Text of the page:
Common Sense Christian

The Thinking Christian’s Site

Daily Devotional – October 18

9/11

On September 11, 2001 nineteen Muslims highjacked four airliners, crashing three of them into buildings in the United States.  Almost 3,000 people died.  Mothers, fathers, children, grandparents.

Pictures and cameras from around the world illustrated massive rejoicing in the countries of Islamic faith.  Celebrations of the death of 3,000 innocents dead or trapped beneath the rubble of the World Trade Center.   Five years in the aftermath Muslim leaders are still praising the event.

There was little condemnation for such act by the almost 1.2 billion Muslims in the world.  A well known cleric did come forth and say that “Radical Islam” only comprised about 10% of its population, a mere 120 million militants who believe in the annilation of all but those of Islamic faith. 

And yet, it is the FASTEST GROWING RELIGION on the earth today. 

Why is it that the growth of Christianity, the world’s largest “religion”, has stagnated while a religion such as Islam grows rapidly?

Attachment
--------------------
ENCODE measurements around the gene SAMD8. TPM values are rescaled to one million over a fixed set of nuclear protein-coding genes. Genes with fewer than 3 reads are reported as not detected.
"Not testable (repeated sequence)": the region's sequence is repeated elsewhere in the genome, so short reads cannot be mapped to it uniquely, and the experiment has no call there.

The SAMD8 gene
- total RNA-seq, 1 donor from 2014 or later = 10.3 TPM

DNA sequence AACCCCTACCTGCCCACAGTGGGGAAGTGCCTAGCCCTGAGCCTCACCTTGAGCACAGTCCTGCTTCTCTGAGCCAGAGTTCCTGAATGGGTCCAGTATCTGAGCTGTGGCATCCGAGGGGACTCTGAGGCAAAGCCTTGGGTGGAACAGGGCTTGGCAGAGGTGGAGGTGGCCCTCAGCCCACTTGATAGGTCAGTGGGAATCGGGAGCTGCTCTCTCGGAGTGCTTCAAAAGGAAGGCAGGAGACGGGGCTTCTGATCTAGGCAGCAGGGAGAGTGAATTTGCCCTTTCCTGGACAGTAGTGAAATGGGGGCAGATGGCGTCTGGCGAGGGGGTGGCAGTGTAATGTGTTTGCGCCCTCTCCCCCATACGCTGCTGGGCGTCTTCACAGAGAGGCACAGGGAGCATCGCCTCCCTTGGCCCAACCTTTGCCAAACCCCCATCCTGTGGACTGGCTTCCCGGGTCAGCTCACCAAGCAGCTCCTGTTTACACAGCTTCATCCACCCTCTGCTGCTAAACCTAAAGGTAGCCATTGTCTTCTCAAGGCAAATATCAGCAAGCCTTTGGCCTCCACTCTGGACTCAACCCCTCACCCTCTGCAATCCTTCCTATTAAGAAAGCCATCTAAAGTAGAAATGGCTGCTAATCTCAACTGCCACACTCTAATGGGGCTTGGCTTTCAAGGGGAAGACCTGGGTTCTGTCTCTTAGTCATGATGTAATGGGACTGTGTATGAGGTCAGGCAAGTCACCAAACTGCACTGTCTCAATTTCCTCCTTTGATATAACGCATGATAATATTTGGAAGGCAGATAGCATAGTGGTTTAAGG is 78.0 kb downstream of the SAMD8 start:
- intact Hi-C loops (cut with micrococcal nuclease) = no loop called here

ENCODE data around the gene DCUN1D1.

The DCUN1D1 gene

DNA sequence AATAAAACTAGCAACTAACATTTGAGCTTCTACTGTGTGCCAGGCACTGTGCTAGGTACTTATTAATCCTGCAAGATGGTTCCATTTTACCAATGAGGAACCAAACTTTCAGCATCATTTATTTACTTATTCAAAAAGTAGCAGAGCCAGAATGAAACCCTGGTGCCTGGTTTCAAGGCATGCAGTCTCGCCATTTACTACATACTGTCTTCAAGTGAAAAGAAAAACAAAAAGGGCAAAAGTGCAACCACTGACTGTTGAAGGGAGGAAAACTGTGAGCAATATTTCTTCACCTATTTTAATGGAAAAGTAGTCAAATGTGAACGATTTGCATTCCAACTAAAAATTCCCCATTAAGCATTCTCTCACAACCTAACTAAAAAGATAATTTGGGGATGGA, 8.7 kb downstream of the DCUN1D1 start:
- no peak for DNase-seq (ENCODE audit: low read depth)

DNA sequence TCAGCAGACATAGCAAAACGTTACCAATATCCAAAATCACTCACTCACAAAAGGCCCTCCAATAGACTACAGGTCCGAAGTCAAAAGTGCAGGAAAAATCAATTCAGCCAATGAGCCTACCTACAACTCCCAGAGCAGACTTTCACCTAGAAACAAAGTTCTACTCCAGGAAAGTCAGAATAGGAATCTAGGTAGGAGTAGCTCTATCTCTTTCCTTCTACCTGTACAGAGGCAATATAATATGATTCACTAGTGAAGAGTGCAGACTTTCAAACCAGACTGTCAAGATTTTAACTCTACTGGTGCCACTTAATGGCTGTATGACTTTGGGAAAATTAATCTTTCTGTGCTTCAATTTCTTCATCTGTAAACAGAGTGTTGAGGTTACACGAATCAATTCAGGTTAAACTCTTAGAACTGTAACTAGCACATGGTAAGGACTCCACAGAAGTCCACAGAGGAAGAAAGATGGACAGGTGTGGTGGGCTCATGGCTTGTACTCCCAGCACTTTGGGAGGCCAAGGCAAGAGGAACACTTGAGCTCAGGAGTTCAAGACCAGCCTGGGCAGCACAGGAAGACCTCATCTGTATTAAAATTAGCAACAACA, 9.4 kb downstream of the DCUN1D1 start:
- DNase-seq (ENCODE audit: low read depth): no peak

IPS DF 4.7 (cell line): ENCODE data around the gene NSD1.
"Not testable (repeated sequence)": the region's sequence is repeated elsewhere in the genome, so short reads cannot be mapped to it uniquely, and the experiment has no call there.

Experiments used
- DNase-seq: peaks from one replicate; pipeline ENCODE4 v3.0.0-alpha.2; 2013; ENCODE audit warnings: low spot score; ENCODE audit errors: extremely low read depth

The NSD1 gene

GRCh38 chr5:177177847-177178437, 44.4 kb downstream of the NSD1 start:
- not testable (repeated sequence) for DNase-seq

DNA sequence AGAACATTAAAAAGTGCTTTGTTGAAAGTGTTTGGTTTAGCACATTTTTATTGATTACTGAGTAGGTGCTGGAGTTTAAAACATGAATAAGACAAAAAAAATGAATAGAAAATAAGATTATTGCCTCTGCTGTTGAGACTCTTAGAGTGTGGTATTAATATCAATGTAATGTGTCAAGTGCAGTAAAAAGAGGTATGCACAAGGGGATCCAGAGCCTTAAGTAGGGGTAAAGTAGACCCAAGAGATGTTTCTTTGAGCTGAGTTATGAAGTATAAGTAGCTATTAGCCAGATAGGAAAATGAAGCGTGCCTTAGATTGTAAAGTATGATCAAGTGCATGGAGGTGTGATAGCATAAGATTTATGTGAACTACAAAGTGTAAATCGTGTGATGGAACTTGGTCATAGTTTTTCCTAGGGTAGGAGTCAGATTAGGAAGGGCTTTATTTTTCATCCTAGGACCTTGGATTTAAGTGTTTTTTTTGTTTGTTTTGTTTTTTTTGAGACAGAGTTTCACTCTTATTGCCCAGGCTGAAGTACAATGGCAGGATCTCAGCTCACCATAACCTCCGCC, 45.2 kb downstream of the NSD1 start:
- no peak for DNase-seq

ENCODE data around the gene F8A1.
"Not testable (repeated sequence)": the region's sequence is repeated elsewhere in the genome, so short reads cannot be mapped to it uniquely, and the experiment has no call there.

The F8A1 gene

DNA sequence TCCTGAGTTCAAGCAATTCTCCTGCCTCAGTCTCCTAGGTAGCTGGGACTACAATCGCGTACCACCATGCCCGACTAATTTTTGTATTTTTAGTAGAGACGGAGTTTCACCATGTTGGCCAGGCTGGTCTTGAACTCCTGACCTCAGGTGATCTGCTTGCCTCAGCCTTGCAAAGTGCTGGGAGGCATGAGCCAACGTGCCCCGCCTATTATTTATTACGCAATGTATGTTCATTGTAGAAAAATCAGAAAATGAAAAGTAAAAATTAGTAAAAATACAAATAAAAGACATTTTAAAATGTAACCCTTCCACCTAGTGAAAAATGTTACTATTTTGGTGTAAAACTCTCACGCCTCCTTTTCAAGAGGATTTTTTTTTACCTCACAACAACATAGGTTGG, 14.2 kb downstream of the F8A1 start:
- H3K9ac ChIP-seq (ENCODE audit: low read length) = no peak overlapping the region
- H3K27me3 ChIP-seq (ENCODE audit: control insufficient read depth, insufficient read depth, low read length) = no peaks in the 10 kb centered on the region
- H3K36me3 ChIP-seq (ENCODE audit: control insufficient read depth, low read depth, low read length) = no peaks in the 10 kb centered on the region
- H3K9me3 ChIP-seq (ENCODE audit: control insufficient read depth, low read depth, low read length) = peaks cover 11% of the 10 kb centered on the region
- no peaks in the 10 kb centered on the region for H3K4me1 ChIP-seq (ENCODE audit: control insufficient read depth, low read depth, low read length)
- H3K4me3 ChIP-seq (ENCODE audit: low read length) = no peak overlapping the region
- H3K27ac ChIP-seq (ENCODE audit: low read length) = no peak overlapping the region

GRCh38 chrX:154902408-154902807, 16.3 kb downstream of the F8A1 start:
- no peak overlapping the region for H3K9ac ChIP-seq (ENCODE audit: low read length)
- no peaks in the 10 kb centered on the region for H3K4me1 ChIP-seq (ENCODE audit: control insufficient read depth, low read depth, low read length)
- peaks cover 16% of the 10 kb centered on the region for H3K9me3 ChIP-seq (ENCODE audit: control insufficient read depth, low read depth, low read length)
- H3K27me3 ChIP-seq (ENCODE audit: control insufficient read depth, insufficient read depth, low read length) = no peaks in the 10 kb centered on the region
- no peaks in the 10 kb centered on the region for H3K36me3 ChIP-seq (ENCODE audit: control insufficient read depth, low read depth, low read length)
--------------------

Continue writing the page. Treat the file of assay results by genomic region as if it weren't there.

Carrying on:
Did our God die on 9/11?

Luke 18:8

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October 18, 2006 - Posted by | Daily Devotional

7 Comments »

  1. Crusades, Inquisition, Salem witch trials, native Americans, slaves.
    No, God is very much in control, every cloud and all.

    Comment by Brian REason | October 18, 2006 | Reply

  2. My mother asked me this very question a few weeks ago. I told her that I think Christianity is failing because of Christians. We have too many excuses: “Be patient: God isn’t finished with me yet.” Okay, that’s true. But in the meanwhile Muslims are willing to die for what they believe.

    Christians are so busy trying to convince others of how different they are that they lose track of God’s plan: to send Jesus to reconcile EVERYBODY to each other and to Him. Jesus did His part, but we sit around waiting for Jesus to return in the clouds and take “us” but not “them.” That’s not God’s plan. We treat each other (other Christians) badly by acting as though doctrine is more important than love.

    Jesus clearly stated that the first and second commandments, the ones that fulfill the entire law, have to do with loving God and people. But no, we dissect ourselves into the ones who believe the Eucharist is physical, the ones who believe it’s mystical, and the ones who believe it’s symbolic. And then we wonder why others don’t want to be like us. Who is us?

    Brian is right. We’re mad about 9/11 but still deny our own church history. It was the Catholics who did the crusades, right? Not us. No wonder the world calls us hypocrites. But who’s us?